LONDON, Dec. 12 (Xinhua) -- The UK financial markets remained positive on Wednesday evening as Prime Minister Theresa May was preparing for a no confidence vote. British stocks and the pound were both surging.
The FTSE 100 rose 1.08 percent to close at 6880.19 points, while the more domestic-focused FTSE 250 index was up 1.90 percent to close at 17,988.97 points.
UK property developers Berkeley Group and Barratt Developments, house building company Persimmon, and engineering company Rolls-Royce were among the best performers.
The pound was up 0.75 percent against the euro, and 1.32 against the U.S. dollar as the no confidence vote started at 1800 GMT. The vote will be anonymous and the result is expected to be announced at around 2100 GMT.
The buoyancy seen in the markets came as media reports indicated May has more support than 158 Tory MPs to win the no confidence vote.
Hours before the vote started, the UK business community voiced heightened concerns, regarding it as a move that will create continuing uncertainties about Brexit.
Adam Marshall, director general of the British Chambers of Commerce, said: "At one of the most pivotal moments for the UK economy in decades, it is unacceptable that Westminster politicians have chosen to focus on themselves, rather than on the needs of the country.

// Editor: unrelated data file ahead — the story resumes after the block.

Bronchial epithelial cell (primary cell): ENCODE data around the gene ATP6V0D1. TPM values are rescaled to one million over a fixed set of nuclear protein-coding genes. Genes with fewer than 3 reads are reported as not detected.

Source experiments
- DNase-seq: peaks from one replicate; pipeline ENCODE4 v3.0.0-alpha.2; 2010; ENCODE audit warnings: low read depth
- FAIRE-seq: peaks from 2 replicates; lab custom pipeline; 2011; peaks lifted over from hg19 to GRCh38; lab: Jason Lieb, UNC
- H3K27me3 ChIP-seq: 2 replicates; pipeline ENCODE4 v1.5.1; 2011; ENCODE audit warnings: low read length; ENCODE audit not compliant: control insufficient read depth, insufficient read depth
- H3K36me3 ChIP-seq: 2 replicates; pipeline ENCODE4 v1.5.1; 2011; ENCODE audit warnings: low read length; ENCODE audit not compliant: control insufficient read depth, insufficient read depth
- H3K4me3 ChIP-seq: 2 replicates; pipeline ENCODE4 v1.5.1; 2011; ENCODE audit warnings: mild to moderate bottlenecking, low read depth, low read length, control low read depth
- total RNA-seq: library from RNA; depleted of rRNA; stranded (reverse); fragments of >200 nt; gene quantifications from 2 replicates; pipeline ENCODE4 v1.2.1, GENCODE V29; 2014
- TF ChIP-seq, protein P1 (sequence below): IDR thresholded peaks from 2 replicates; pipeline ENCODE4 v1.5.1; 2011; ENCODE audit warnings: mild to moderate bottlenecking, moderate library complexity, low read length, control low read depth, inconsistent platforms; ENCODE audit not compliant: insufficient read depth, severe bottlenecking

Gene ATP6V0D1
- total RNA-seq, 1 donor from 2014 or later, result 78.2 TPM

"The utter dismay among businesses watching events in Westminster cannot be exaggerated. Our firms are worried, investors around the world are baffled and disappointed, and markets are showing serious strain as this political saga goes on and on," Marshall said.
"The last thing businesses needed today was even more uncertainty -- and yet politics has managed to deliver on that once again," Stephen Martin, director general of the Institute of Directors, said. "Ensuring economic stability and certainty in the months ahead should be priority number one for all politicians."
In a speech delivered outside 10 Downing Street on Wednesday morning, May warned against a leadership change, which she said will put the country's future at risk.
"The new leader wouldn't have time to renegotiate a withdrawal agreement and get the legislation through parliament by March 29, so one of their first acts would have to be extending, or rescinding, Article 50, delaying or even stopping Brexit," May said.